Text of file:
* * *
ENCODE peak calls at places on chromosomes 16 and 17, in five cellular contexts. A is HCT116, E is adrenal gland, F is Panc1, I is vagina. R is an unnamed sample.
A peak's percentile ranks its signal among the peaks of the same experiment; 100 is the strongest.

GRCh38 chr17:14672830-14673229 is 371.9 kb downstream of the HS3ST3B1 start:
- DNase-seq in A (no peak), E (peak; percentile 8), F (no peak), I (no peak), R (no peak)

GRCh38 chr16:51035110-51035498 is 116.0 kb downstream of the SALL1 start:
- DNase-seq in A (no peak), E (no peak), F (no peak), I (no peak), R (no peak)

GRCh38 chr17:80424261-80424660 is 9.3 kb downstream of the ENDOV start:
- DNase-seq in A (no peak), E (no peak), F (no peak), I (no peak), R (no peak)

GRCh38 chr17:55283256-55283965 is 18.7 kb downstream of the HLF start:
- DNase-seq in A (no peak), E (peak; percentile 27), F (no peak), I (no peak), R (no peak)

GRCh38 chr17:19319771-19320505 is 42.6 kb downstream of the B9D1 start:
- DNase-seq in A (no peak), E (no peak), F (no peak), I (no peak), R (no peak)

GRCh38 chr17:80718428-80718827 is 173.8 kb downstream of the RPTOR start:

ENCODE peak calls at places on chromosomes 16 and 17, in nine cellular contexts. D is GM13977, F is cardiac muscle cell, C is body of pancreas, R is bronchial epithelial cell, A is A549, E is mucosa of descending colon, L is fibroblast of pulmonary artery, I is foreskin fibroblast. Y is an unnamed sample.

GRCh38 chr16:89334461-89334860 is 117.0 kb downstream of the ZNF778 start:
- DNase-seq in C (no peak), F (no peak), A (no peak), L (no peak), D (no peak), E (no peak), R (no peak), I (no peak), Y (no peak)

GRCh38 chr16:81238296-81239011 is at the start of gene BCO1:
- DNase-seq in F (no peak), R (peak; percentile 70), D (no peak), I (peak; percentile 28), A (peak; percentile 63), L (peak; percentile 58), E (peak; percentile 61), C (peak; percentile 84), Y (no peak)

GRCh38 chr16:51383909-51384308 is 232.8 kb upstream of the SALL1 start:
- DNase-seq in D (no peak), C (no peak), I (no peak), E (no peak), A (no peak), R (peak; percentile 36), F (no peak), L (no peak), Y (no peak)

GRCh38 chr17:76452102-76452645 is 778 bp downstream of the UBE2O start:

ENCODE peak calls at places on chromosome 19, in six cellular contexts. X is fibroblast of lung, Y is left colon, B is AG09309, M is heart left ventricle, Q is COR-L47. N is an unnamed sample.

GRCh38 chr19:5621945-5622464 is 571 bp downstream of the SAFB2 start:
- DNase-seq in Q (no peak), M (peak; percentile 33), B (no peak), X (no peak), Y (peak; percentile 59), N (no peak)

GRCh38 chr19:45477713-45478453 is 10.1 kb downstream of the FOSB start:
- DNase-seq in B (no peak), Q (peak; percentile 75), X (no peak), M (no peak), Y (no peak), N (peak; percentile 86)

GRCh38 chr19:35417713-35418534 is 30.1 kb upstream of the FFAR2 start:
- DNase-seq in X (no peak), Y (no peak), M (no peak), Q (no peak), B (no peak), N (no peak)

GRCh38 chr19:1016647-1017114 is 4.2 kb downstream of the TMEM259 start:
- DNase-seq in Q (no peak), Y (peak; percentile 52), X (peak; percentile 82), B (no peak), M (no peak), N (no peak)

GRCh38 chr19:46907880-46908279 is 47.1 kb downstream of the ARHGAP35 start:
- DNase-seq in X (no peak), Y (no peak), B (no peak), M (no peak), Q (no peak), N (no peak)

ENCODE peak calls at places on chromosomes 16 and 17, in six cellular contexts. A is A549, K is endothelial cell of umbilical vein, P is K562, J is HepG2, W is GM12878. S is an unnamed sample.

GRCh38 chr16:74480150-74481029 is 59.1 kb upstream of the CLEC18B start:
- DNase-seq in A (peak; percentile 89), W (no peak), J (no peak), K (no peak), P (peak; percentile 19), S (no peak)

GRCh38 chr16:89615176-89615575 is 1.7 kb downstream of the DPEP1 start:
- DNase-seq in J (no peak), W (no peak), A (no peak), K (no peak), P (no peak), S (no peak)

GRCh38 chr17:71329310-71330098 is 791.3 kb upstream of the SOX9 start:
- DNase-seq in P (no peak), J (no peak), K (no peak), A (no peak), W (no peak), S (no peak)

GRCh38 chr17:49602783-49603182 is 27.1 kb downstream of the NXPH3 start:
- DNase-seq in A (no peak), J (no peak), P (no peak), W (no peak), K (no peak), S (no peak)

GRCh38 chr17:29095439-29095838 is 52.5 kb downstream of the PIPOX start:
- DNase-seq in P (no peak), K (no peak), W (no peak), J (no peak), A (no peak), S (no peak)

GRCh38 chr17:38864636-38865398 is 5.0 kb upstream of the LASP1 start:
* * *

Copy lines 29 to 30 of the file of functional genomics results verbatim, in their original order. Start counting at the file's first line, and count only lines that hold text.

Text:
GRCh38 chr19:1016647-1017114 is 4.2 kb downstream of the TMEM259 start:
- DNase-seq in Q (no peak), Y (peak; percentile 52), X (peak; percentile 82), B (no peak), M (no peak), N (no peak)